Birmingham’s furthest outpost: Michel de Certeau and the strategies of Elan Village’s builders

 I was very fortunate recently to get to camp in one of the most beautiful spots in the country, in the Elan Valley, Powys. It's among the most sparsely-populated parts of the UK, falling within what John Henry Cliffe described as 'that great desert of Wales' as far back as 1860. Despite that descriptor, it's far from … Continue reading Birmingham’s furthest outpost: Michel de Certeau and the strategies of Elan Village’s builders

#shs40, #storypast and academic memory

Tuesday this week saw a trip up to Lancaster and the Social History Society's 40th anniversary conference. It's always fun to take the train somewhere new, and this was no exception - the gap between the arrival of my train and the departure of my bus gave me a few minutes to wander around the … Continue reading #shs40, #storypast and academic memory

Beauty is in the streets

  The philosophers have only interpreted the world, in various ways; the point is to change it. Karl Marx, Theses on Feuerbach. I never realised that, like party politics, academia has a conference season. At least, March appears to be it which means I've ended up with far too much work to do in one … Continue reading Beauty is in the streets

‘Symbols of Urban Malaise’: Past and Present

Rather than a brand new post here this week, I’ve written this for the MBS Birmingham blog on Cameron’s approach to so-called “sink estates”, or as Michael Heseltine believes, everyone knows that they’re “slums”. As you can imagine, that got my back up a bit.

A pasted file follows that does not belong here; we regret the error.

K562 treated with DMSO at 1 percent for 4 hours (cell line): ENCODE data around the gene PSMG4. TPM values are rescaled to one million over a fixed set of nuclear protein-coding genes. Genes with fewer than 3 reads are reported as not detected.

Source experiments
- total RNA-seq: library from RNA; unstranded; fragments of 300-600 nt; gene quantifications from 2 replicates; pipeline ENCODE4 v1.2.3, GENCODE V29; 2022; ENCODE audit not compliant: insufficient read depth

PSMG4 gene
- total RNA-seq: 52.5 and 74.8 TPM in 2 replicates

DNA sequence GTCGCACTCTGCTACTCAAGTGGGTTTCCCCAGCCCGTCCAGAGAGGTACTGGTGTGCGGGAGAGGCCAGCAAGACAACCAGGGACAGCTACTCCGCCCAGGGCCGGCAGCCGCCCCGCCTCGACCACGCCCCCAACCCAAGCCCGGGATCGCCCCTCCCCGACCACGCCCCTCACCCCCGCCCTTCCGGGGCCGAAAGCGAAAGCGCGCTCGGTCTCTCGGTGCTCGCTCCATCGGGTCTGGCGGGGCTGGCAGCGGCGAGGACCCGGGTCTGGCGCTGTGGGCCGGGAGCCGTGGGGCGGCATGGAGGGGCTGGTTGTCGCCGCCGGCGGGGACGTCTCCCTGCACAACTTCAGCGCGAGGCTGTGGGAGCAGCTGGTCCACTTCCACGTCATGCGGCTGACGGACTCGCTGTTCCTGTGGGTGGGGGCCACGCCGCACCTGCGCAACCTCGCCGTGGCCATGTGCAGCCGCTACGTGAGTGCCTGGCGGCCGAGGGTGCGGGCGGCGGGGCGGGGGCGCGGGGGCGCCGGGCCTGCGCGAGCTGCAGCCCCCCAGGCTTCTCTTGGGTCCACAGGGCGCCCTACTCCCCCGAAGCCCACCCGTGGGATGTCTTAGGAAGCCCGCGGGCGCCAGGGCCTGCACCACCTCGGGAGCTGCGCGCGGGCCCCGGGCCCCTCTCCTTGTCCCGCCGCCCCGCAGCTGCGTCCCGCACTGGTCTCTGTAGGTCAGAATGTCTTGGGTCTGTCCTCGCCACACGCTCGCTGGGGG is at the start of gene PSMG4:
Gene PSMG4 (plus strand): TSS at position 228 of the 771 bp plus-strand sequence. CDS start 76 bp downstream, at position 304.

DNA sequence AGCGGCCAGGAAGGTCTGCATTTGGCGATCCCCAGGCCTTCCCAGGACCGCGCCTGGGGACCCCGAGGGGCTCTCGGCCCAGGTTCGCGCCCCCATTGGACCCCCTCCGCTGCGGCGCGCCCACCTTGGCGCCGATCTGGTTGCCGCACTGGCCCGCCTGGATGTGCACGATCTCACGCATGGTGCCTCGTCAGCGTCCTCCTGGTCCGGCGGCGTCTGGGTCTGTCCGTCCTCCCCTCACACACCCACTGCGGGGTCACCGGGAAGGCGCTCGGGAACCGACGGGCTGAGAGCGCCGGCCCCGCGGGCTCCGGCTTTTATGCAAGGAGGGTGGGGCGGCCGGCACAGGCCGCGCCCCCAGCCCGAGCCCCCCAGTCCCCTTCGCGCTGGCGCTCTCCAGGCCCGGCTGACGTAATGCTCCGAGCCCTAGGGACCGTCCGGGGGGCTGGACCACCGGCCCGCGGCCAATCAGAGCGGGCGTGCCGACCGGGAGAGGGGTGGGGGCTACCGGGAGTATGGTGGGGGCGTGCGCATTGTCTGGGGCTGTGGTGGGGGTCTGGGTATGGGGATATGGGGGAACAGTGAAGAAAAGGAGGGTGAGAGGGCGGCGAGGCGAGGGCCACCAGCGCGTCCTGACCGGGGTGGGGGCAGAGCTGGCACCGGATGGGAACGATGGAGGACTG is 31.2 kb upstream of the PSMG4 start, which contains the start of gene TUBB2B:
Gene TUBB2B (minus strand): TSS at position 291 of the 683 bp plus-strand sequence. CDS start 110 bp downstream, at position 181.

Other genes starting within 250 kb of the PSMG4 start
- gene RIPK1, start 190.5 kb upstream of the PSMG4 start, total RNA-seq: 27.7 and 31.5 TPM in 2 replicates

Language, as Chomsky, Foucault, Lefebvre or any number of other critical theorists will tell you, is crucial. It sets the tone and the scope of debate, it stigmatizes and divides, it creates problems and solves different ones. For Lefebvre, it’s an integral part of the production of social space – describing a housing estate as a slum automatically sets a tone and starts a debate, whether there’s any basis for this or not. It’s even more specific this week: Cameron is targeting language itself as a cause of extremism, of segregation, of division and modern cultural problems. Statistics fly around about the number of women, in particular, amongst Muslims, in particular, who are not learning the Queen’s Own English. Like slums, these are myths – not to say there aren’t truths hidden in there but they are obfuscated by larger, disingenuous distractions. The effect of these is to redirect public opinion away from the wider benefits to society that learning a language can bring (which the last government’s free ESOL classes sought to help) and towards the stigmatisation of small sections of society which can be blamed (women; Muslims; foreigners). It’s all highly distasteful, and a major problem of modern political debate.

Modern British Studies Birmingham

simonSimon Briercliffe

Simon Briercliffe is a doctoral researcher in the Department of History at the University of Birmingham working on Carribee Island in Wolverhamption during the 19th century. He blogs at and you can follow him on Twitter @sbriercliffe.